On February 11, Christian Stanfield, a 15-year-old sophomore at South Fayette High School, recorded seven minutes of the bullying on his iPad. His mother showed school officials the footage the next day.
The school officials, including Principal Scott Milburn and Superintendent Bille Pearce Rondinelli, took immediate action.
They contacted police for a possible violation of wiretapping laws.
When they realized the case did not fall within wiretapping criteria, South Fayette police Lt. Frank Kurta charged Stanfield with disorderly conduct instead.
School officials forced him to delete the audio recording and gave him detention – but the students who were captured on the recording harassing Stanfield were not punished.
Now Stanfield’s conviction is being questioned.
Adam Brandolph of TribLive spoke with a legal expert, who said Stanfield should not have been convicted:
“Disorderly conduct, in a practical sense these days, is a catch-all for disposing of a case,” said Downtown attorney Phil DiLucente, who is not involved with the case.
The charge of disorderly conduct includes harassing, annoying or alarming another person but often is used improperly, DiLucente said.
“What is alarming to me is the police’s limited knowledge of the law. They usually know procedure pretty good, but they really don’t know a lot about charges,” he said.
On March 19, Stanfield and his mother, Shea Love, attended a hearing in front of South Fayette District Judge Maureen McGraw-Desmet.
Love testified that she emailed her son’s teacher several times between October and February about Stanfield’s complaints.
Stanfield said he made the recording to show to his mother so she would better understand his ordeal:
“I wanted her to understand what I went through. I really was having things like books slammed upside of my head.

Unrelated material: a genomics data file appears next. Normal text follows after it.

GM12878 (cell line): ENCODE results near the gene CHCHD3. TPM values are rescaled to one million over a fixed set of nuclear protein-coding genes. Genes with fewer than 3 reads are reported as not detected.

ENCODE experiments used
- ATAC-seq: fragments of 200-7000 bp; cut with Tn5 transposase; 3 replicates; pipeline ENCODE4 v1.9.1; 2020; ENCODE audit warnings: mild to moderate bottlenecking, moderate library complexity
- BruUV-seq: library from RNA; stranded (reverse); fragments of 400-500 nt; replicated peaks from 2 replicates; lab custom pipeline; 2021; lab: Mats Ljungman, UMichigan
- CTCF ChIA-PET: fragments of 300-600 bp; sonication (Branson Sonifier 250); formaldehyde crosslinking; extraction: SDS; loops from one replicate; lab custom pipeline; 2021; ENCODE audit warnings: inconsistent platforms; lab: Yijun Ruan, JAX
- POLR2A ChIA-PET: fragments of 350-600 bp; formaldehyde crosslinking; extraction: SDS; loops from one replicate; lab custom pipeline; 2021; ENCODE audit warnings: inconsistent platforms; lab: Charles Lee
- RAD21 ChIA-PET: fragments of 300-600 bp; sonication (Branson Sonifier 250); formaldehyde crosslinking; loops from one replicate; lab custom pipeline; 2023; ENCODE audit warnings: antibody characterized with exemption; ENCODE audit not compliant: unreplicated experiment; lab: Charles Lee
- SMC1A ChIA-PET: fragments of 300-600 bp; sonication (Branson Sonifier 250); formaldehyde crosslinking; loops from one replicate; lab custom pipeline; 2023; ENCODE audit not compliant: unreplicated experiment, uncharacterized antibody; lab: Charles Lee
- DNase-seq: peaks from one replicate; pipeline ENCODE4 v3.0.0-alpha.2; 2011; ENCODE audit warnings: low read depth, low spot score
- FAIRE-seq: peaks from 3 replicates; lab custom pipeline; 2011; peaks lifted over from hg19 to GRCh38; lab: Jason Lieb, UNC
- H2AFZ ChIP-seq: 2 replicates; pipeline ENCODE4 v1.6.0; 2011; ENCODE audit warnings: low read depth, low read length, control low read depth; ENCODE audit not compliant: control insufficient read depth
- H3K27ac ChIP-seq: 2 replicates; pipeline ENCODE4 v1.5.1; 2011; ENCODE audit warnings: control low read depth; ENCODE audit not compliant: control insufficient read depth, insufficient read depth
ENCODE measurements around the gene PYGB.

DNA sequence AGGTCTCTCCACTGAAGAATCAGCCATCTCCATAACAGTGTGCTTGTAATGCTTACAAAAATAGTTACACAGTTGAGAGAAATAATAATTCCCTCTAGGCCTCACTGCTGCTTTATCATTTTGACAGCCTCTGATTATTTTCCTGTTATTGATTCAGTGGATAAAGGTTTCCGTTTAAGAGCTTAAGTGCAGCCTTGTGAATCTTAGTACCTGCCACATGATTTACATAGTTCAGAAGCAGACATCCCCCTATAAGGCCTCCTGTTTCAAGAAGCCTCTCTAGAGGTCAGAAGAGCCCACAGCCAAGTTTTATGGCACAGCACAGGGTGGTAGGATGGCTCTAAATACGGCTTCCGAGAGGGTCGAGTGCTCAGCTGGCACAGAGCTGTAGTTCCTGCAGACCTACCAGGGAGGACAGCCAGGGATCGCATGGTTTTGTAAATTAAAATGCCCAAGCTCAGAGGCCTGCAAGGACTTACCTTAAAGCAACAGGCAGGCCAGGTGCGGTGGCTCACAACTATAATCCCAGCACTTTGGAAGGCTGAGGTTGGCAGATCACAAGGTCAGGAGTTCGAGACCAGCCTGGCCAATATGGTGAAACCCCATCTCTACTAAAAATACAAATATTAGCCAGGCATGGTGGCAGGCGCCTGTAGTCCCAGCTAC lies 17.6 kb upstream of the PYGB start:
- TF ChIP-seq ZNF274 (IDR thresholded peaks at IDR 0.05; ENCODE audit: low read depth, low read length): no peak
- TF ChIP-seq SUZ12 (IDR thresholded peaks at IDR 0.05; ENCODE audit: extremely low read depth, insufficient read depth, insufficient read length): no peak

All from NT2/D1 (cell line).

I always felt like it wasn’t me being heard. I wanted some help. This wasn’t just a one-time thing. This always happens every day in that class.”
Anti-bullying expert Jim Jordan said Love appears to have followed proper procedures for reporting the bullying to the school district:
“I would be curious to see if the school documented any investigation after the mother complained. It doesn’t seem like the district did anything, since it continued, and this boy was forced to stick up for himself by recording them and getting proof.”
Love told Fox News that her son hasn’t been the same since the incident:
“This has been just devastating. I’m a single mom — it’s just him and I — and I feel like they were just trying to get us to shut up. Until people started caring, they didn’t care — and that’s pretty sad.”
On April 29, Stanfield will appear at the Pittsburgh Court of Common Pleas to appeal the disorderly conduct conviction. His attorney, Jonathan D. Steele, said he anticipates winning the appeal. Love said if the charge is dropped and school officials apologize, she won’t file a civil suit against the district:
“Hopefully they will [apologize], but judging from past actions, I don’t think they will. Every day he goes to school now and I just wait for a call. It sucks.”
Steele told Fox News he expects to file a civil suit either way:
“The damage is done. In terms of an apology, that’d be great, but the student has already suffered psychological damage, emotional trauma and increased therapy, which he truly needs because of what happened to him. He feels like a criminal.”
Why did the school force Stanfield to delete the audio recording? Wouldn’t that be considered destroying evidence? Upon what behavior was the disorderly conduct charge made?
What is the school trying to hide, and was the charge against the victim an act of retaliation?
Lily Dane is a staff writer for The Daily Sheeple. Her goal is to help people to “Wake the Flock Up!”